I assume most people have heard what the mainland Australians say about the people from Tasmania. They say people from Tasmania have two heads. They say Tasmanians are simpletons. They say they are only one rung above the evolutionary ladder from New Zealanders.
During my time in Melbourne I had to put up with similar disparate remarks. They were wearing a little thin. The theme of these remarks was based around New Zealand’s propensity to breed sheep.
I therefore felt I had much in common with the people from Tasmania. These put downs meant there was the potential for us to share our suffering and to get along. I assumed I could go to a pub in Tasmania, buy a beer and sit down in the comfort I was drinking with my brothers.
In fact that is what I was going to do. Taking a break from bowls and sheep jokes I flew to Hobart from Melbourne early on a Sunday in November 2004. Later that day I went for a walk around Hobart’s peaceful town harbour, brimming with old warehouses converted into pubs and restaurants.
It was the start of my holiday with its associated, unavoidable budgets. I was not yet ready to buy a beer and drink with my new found Tasmanian brothers. I was tired, still had to see the sights of Hobart and the next day could be a potentially exhausting experience.
Early in the morning I caught a local bus which travelled pass the historic Cascade Brewery to the base of Mt Wellington. This large and high hill stood over the city, sheltering the harbour, dominating the city’s surrounds.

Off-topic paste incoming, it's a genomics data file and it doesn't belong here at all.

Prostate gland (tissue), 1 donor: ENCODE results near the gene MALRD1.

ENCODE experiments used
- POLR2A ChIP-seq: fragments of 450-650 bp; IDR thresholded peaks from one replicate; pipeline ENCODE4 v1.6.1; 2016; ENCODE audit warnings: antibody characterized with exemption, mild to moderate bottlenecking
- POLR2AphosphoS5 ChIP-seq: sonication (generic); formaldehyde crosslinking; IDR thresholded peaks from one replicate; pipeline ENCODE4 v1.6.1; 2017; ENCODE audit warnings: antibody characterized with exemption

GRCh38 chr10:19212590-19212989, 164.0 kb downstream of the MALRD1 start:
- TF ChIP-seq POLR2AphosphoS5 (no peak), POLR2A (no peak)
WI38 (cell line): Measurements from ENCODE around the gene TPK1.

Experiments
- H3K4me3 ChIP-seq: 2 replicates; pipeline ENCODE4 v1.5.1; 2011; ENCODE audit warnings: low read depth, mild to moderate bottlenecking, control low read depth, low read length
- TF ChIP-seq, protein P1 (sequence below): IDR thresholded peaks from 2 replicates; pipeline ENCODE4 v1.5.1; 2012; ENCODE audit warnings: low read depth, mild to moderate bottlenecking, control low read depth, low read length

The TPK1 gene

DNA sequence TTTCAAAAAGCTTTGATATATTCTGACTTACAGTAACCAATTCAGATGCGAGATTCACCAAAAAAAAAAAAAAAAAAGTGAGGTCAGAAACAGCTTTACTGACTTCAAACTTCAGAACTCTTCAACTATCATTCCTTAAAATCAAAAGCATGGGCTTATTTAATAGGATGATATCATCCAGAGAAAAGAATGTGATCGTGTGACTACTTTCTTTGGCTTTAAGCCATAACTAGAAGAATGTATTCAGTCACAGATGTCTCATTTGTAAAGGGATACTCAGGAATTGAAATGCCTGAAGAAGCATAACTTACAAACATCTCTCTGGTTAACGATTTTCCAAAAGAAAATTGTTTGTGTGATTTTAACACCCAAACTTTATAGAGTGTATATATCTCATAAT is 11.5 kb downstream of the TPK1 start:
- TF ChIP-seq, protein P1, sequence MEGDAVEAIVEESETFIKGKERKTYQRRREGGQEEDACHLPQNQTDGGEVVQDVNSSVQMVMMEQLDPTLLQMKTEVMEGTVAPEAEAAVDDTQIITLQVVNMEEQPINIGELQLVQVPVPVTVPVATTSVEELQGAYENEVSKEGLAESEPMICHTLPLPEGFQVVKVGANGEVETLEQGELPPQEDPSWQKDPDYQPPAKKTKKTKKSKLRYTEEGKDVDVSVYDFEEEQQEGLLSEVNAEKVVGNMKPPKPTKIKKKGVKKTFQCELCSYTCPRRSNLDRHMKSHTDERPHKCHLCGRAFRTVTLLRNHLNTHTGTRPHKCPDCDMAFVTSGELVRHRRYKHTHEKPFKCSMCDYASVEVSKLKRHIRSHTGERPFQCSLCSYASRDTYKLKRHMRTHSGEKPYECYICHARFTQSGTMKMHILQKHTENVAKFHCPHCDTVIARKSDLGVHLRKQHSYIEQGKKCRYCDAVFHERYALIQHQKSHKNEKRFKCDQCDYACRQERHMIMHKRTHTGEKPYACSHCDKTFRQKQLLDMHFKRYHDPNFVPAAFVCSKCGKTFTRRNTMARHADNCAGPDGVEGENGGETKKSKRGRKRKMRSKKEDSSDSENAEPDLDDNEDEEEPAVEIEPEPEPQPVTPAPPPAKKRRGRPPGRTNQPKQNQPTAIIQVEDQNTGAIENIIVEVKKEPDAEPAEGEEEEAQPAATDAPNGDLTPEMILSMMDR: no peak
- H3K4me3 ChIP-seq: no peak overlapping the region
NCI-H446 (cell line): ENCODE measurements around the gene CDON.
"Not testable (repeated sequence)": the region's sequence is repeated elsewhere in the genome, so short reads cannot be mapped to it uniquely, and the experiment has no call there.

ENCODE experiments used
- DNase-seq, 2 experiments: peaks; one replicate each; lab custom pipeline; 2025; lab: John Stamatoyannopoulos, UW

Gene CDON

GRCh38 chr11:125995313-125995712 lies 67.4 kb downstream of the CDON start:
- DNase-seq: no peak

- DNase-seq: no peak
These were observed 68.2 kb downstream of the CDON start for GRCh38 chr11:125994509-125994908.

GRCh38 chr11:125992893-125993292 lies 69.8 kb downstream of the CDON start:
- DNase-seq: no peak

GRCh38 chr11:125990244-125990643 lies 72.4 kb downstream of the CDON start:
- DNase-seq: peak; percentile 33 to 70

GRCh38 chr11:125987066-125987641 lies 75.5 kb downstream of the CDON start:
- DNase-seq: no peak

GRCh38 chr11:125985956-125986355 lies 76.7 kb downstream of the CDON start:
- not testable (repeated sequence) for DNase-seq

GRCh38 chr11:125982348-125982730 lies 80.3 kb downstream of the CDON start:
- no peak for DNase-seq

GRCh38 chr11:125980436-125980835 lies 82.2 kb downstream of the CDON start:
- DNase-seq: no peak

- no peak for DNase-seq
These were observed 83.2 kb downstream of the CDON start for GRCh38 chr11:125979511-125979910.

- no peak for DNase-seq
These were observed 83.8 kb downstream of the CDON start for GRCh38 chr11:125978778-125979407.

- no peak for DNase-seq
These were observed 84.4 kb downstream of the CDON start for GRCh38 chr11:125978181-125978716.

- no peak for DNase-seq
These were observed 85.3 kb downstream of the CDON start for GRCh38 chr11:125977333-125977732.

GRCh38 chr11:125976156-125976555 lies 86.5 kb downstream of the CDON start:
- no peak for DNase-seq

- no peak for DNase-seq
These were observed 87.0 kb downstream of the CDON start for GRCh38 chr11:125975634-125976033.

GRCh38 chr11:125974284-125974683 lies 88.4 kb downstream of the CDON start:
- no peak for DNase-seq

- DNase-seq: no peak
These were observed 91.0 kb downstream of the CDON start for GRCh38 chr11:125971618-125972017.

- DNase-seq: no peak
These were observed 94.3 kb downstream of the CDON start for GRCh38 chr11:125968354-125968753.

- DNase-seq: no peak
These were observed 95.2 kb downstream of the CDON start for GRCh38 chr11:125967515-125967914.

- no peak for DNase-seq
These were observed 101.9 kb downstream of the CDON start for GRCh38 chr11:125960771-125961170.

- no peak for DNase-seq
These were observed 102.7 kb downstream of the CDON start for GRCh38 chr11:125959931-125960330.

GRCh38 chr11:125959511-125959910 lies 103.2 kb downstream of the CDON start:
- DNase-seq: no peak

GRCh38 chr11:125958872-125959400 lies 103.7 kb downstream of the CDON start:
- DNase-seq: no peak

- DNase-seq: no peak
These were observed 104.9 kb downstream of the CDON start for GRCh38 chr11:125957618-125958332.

From the bus stop I started the long walk along the paved road towards the top of Mt Wellington, sticking my thumb out for a ride as I made slow progress. A couple from the Blue Mountains near Sydney saw my furlong figure, stopped and I jumped into the back of their car riding the rest of the journey in relative luxury.
We reached the top and I caught a glimpse of the city below. The harbour snaked its way through the lower level hills. Its outstretched tentacles searched for a boundary to the sea. She could drown us all in her love or her anger.
The top of Mt Wellington was scarred from bush fires. The vegetation struggled for growth and renewal. As the cloud cover began to descend, obscuring my sight, I succumbed to the prevailing cold temperature and walked my way back to the base of the hill alone.
After catching a local bus back into town I walked to the city’s botanical gardens. They were as good as any I had ever seen, complete with an authentic Japanese Garden. I read that in Japan the purpose of these types of gardens was to have a place to reflect and rest. The miniature waterfalls and ponds of these gardens all have significance and meaning, just like the wider world.